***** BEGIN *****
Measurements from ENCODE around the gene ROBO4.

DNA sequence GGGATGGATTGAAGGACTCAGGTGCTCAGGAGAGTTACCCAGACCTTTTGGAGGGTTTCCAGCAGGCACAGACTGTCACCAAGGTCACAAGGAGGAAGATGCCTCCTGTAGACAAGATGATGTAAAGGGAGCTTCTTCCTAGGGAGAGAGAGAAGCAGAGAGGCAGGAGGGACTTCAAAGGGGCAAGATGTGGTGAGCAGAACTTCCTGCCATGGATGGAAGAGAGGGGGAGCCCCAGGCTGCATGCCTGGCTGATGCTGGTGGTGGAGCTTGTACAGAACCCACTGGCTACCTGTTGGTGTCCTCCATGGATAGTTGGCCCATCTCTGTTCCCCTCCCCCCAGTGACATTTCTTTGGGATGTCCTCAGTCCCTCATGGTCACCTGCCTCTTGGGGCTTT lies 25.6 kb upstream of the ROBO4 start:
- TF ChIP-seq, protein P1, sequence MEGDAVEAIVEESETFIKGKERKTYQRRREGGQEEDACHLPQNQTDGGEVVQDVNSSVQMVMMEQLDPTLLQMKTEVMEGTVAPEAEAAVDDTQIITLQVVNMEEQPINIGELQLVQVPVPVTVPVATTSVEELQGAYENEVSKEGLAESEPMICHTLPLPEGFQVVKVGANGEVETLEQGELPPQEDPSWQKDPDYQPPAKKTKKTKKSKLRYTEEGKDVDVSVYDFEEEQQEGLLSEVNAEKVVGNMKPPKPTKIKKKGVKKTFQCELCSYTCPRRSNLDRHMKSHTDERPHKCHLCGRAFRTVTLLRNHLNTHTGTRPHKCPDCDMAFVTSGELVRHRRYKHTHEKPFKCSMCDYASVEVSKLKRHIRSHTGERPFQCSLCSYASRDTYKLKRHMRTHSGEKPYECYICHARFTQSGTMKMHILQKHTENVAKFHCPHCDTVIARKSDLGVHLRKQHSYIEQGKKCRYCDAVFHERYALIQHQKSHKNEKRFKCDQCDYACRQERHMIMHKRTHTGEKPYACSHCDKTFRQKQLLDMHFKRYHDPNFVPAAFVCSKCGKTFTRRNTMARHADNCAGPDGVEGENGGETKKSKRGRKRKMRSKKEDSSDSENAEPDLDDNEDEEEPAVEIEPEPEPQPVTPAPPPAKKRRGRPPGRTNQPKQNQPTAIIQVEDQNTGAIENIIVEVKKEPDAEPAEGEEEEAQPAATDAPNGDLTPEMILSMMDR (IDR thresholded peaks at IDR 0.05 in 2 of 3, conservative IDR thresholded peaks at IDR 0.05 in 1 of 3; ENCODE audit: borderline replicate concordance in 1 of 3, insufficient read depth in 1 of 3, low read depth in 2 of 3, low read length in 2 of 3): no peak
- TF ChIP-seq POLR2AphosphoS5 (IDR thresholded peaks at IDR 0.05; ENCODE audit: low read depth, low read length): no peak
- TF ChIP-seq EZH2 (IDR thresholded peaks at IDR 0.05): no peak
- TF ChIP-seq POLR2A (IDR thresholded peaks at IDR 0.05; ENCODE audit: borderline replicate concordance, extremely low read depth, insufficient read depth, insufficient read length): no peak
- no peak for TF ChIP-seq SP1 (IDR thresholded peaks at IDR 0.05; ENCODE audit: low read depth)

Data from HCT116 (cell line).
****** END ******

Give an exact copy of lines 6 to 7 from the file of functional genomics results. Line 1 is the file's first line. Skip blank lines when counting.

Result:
- TF ChIP-seq POLR2A (IDR thresholded peaks at IDR 0.05; ENCODE audit: borderline replicate concordance, extremely low read depth, insufficient read depth, insufficient read length): no peak
- no peak for TF ChIP-seq SP1 (IDR thresholded peaks at IDR 0.05; ENCODE audit: low read depth)